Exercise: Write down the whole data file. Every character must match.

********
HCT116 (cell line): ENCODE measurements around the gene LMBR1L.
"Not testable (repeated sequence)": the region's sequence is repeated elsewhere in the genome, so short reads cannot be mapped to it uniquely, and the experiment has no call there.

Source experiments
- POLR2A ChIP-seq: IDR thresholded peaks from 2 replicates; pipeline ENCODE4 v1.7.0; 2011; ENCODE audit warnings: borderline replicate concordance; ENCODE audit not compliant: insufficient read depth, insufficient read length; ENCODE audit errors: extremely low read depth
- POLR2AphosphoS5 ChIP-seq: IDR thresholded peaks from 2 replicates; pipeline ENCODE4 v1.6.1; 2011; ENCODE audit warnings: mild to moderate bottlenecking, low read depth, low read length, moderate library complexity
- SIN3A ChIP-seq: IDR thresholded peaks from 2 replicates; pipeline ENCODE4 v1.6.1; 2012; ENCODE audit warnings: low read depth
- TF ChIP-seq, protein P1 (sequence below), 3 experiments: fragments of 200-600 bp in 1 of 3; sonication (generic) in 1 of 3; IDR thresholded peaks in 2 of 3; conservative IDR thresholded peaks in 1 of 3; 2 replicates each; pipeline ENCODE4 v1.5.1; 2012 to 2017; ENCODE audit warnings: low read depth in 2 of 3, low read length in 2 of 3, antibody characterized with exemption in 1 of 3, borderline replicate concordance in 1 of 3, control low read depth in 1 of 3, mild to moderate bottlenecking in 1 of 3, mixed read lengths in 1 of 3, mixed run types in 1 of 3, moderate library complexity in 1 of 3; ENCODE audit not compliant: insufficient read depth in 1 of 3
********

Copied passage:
HCT116 (cell line): ENCODE measurements around the gene LMBR1L.
"Not testable (repeated sequence)": the region's sequence is repeated elsewhere in the genome, so short reads cannot be mapped to it uniquely, and the experiment has no call there.

Source experiments
- POLR2A ChIP-seq: IDR thresholded peaks from 2 replicates; pipeline ENCODE4 v1.7.0; 2011; ENCODE audit warnings: borderline replicate concordance; ENCODE audit not compliant: insufficient read depth, insufficient read length; ENCODE audit errors: extremely low read depth
- POLR2AphosphoS5 ChIP-seq: IDR thresholded peaks from 2 replicates; pipeline ENCODE4 v1.6.1; 2011; ENCODE audit warnings: mild to moderate bottlenecking, low read depth, low read length, moderate library complexity
- SIN3A ChIP-seq: IDR thresholded peaks from 2 replicates; pipeline ENCODE4 v1.6.1; 2012; ENCODE audit warnings: low read depth
- TF ChIP-seq, protein P1 (sequence below), 3 experiments: fragments of 200-600 bp in 1 of 3; sonication (generic) in 1 of 3; IDR thresholded peaks in 2 of 3; conservative IDR thresholded peaks in 1 of 3; 2 replicates each; pipeline ENCODE4 v1.5.1; 2012 to 2017; ENCODE audit warnings: low read depth in 2 of 3, low read length in 2 of 3, antibody characterized with exemption in 1 of 3, borderline replicate concordance in 1 of 3, control low read depth in 1 of 3, mild to moderate bottlenecking in 1 of 3, mixed read lengths in 1 of 3, mixed run types in 1 of 3, moderate library complexity in 1 of 3; ENCODE audit not compliant: insufficient read depth in 1 of 3